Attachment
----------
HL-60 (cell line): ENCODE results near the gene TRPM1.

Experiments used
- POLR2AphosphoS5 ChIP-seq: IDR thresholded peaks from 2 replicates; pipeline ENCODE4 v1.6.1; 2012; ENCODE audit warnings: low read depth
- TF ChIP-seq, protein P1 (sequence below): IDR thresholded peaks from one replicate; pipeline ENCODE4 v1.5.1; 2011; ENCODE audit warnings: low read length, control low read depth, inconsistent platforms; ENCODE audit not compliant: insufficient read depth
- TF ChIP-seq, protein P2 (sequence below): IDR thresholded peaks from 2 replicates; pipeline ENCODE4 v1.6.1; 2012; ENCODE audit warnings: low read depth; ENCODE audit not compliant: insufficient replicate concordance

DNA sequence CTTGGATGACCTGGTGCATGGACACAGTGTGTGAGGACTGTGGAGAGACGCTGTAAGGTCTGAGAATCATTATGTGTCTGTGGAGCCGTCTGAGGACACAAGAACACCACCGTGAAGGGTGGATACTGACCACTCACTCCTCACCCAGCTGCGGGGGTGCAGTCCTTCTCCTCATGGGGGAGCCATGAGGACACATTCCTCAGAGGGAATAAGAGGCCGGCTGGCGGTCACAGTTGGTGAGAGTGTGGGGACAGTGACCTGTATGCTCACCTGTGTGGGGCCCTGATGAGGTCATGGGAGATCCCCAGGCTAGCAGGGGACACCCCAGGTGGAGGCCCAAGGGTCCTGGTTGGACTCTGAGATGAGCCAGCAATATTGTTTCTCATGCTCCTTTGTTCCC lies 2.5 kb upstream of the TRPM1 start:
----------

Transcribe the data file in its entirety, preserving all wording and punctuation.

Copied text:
HL-60 (cell line): ENCODE results near the gene TRPM1.

Experiments used
- POLR2AphosphoS5 ChIP-seq: IDR thresholded peaks from 2 replicates; pipeline ENCODE4 v1.6.1; 2012; ENCODE audit warnings: low read depth
- TF ChIP-seq, protein P1 (sequence below): IDR thresholded peaks from one replicate; pipeline ENCODE4 v1.5.1; 2011; ENCODE audit warnings: low read length, control low read depth, inconsistent platforms; ENCODE audit not compliant: insufficient read depth
- TF ChIP-seq, protein P2 (sequence below): IDR thresholded peaks from 2 replicates; pipeline ENCODE4 v1.6.1; 2012; ENCODE audit warnings: low read depth; ENCODE audit not compliant: insufficient replicate concordance

DNA sequence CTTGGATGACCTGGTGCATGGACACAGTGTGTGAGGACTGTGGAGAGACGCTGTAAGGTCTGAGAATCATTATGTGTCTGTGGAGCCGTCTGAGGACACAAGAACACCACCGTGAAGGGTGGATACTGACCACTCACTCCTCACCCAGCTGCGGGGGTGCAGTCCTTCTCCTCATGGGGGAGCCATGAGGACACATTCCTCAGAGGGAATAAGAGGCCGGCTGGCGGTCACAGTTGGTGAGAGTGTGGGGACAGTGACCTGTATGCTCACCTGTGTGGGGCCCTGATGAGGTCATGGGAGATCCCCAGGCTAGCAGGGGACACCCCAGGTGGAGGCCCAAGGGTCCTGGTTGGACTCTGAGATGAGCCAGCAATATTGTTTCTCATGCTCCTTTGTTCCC lies 2.5 kb upstream of the TRPM1 start: